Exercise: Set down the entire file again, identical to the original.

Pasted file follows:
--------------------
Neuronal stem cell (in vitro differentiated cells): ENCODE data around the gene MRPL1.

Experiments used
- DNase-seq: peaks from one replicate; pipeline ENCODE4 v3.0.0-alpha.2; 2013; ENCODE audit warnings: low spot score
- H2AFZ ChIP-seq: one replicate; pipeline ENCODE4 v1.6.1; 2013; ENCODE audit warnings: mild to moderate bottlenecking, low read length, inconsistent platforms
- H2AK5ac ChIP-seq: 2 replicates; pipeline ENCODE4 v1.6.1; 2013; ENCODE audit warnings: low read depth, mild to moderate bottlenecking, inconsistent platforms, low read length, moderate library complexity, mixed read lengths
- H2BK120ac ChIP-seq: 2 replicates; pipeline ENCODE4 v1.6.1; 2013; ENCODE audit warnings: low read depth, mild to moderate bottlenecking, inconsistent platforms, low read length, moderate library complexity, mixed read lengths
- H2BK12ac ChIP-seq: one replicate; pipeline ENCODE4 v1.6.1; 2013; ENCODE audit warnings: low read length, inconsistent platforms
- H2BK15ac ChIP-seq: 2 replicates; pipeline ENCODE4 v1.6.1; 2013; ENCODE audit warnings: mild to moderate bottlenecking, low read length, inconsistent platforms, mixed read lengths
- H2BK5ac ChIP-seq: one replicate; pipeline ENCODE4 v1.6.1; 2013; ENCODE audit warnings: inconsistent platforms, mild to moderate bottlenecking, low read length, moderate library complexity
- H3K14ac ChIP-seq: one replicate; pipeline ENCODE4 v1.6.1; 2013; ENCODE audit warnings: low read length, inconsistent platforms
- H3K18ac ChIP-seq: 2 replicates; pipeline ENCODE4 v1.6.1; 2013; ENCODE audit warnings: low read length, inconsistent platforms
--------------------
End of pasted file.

Neuronal stem cell (in vitro differentiated cells): ENCODE data around the gene MRPL1.

Experiments used
- DNase-seq: peaks from one replicate; pipeline ENCODE4 v3.0.0-alpha.2; 2013; ENCODE audit warnings: low spot score
- H2AFZ ChIP-seq: one replicate; pipeline ENCODE4 v1.6.1; 2013; ENCODE audit warnings: mild to moderate bottlenecking, low read length, inconsistent platforms
- H2AK5ac ChIP-seq: 2 replicates; pipeline ENCODE4 v1.6.1; 2013; ENCODE audit warnings: low read depth, mild to moderate bottlenecking, inconsistent platforms, low read length, moderate library complexity, mixed read lengths
- H2BK120ac ChIP-seq: 2 replicates; pipeline ENCODE4 v1.6.1; 2013; ENCODE audit warnings: low read depth, mild to moderate bottlenecking, inconsistent platforms, low read length, moderate library complexity, mixed read lengths
- H2BK12ac ChIP-seq: one replicate; pipeline ENCODE4 v1.6.1; 2013; ENCODE audit warnings: low read length, inconsistent platforms
- H2BK15ac ChIP-seq: 2 replicates; pipeline ENCODE4 v1.6.1; 2013; ENCODE audit warnings: mild to moderate bottlenecking, low read length, inconsistent platforms, mixed read lengths
- H2BK5ac ChIP-seq: one replicate; pipeline ENCODE4 v1.6.1; 2013; ENCODE audit warnings: inconsistent platforms, mild to moderate bottlenecking, low read length, moderate library complexity
- H3K14ac ChIP-seq: one replicate; pipeline ENCODE4 v1.6.1; 2013; ENCODE audit warnings: low read length, inconsistent platforms
- H3K18ac ChIP-seq: 2 replicates; pipeline ENCODE4 v1.6.1; 2013; ENCODE audit warnings: low read length, inconsistent platforms